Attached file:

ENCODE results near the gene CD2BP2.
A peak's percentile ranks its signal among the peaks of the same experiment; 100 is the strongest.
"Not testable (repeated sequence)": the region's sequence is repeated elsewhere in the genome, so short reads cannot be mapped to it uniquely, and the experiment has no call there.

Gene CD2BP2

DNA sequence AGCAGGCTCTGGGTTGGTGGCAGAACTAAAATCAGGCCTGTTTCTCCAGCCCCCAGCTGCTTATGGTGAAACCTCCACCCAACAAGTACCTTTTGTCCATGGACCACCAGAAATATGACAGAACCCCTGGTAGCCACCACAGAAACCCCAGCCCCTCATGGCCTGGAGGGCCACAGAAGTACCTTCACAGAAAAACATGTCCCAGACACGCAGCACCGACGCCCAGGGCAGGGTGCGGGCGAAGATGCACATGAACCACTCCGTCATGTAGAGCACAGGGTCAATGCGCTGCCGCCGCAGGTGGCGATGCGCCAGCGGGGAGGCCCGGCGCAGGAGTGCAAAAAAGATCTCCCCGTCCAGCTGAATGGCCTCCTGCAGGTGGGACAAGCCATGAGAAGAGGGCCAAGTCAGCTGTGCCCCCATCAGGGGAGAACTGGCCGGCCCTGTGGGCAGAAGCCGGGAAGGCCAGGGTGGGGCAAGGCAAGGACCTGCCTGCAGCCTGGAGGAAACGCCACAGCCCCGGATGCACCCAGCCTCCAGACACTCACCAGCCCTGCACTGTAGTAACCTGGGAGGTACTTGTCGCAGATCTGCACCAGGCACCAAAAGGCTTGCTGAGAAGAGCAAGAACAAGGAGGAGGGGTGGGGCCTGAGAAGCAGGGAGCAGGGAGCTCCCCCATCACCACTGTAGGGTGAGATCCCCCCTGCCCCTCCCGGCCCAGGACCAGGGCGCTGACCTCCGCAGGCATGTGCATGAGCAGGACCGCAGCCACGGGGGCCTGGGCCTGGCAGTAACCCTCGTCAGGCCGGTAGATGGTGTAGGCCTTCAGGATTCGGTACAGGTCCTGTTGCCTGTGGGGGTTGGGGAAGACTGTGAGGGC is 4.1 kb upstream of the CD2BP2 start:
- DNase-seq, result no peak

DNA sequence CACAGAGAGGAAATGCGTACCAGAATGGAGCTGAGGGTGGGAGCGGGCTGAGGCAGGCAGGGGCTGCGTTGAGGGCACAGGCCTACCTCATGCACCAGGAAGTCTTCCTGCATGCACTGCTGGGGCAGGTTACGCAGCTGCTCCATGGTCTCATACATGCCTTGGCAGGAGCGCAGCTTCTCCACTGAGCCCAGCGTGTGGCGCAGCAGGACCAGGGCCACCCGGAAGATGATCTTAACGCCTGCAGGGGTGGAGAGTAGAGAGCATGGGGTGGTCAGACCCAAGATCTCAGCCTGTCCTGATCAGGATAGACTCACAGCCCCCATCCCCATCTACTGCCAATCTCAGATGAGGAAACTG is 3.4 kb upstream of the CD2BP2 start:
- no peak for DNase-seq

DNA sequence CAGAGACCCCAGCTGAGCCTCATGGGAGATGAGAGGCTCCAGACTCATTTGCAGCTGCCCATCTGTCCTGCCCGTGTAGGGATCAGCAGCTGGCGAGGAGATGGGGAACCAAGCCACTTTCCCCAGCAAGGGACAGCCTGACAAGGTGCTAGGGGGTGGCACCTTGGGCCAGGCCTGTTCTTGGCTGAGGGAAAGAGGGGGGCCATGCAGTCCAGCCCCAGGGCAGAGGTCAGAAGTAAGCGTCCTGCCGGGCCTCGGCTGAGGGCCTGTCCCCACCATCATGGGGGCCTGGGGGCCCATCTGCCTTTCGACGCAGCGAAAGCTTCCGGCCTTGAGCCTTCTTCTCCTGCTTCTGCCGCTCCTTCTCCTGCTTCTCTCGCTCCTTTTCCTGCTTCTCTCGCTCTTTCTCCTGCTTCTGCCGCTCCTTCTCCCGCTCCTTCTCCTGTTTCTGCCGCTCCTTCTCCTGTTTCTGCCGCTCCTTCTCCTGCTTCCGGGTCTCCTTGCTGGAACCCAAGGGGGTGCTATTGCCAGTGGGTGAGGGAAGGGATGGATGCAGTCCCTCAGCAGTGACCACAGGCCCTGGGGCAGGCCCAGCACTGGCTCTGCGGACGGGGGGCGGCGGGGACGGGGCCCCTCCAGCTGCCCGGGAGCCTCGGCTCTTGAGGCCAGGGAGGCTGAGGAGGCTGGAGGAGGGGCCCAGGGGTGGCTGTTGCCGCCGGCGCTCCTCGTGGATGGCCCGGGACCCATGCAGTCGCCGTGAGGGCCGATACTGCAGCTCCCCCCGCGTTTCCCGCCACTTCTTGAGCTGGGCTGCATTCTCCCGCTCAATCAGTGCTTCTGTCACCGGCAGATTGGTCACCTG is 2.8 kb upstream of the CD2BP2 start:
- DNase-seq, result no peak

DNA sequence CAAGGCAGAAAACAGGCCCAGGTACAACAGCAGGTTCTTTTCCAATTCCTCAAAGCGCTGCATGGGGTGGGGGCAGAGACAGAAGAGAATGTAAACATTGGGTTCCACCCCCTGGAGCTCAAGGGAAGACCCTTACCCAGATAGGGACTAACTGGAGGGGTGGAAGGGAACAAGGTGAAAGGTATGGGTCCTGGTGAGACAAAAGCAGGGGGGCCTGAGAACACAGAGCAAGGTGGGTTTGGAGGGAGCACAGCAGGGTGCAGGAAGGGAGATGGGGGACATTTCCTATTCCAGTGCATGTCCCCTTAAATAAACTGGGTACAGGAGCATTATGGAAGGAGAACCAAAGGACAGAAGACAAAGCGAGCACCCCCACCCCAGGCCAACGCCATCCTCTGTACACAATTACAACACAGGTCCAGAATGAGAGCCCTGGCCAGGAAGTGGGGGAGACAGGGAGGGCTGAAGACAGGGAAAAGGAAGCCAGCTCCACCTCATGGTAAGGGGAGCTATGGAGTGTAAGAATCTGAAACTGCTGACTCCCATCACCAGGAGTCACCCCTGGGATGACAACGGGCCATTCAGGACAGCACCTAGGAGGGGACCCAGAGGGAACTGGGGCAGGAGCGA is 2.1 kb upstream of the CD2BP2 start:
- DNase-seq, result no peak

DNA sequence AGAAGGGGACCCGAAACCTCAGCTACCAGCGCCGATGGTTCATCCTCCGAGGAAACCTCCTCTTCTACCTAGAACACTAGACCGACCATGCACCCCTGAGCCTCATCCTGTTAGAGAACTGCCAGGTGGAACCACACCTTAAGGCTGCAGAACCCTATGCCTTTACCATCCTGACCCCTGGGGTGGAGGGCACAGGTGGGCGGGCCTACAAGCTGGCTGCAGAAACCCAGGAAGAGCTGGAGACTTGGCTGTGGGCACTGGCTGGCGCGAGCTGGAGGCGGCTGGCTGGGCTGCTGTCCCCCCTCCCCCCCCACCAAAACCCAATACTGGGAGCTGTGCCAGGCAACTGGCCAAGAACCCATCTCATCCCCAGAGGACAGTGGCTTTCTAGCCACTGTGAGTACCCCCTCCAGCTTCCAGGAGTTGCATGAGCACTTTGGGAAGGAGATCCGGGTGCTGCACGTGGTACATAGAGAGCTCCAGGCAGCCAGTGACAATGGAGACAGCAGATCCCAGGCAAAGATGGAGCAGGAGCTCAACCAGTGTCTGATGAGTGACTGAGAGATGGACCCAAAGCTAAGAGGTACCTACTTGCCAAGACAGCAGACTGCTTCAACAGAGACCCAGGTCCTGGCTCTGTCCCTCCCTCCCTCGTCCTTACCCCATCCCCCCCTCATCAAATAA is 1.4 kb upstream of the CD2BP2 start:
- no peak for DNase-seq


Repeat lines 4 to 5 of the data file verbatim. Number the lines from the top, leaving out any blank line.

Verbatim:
Gene CD2BP2

DNA sequence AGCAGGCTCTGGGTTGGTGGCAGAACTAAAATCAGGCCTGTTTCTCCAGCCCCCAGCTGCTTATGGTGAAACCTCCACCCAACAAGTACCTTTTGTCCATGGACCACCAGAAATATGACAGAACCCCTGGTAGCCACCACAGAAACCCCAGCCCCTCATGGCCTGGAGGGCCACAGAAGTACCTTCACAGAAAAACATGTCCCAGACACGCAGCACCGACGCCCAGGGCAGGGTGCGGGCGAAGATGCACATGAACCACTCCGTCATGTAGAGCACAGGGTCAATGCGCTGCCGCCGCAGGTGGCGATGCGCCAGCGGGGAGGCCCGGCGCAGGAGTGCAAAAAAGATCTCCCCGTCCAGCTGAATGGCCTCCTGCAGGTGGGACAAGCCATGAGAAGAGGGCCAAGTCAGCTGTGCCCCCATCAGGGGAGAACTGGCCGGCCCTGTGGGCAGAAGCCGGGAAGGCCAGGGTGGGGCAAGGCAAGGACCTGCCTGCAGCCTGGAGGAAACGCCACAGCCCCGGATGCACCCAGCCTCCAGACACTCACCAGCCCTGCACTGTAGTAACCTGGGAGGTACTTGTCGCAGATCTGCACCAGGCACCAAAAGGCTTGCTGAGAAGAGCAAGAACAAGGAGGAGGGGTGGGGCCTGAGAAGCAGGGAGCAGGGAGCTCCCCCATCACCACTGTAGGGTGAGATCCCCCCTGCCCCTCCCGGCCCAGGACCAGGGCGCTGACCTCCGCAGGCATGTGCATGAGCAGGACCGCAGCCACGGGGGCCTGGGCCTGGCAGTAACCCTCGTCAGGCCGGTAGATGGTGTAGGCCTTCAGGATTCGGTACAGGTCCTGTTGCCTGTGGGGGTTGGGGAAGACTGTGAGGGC is 4.1 kb upstream of the CD2BP2 start: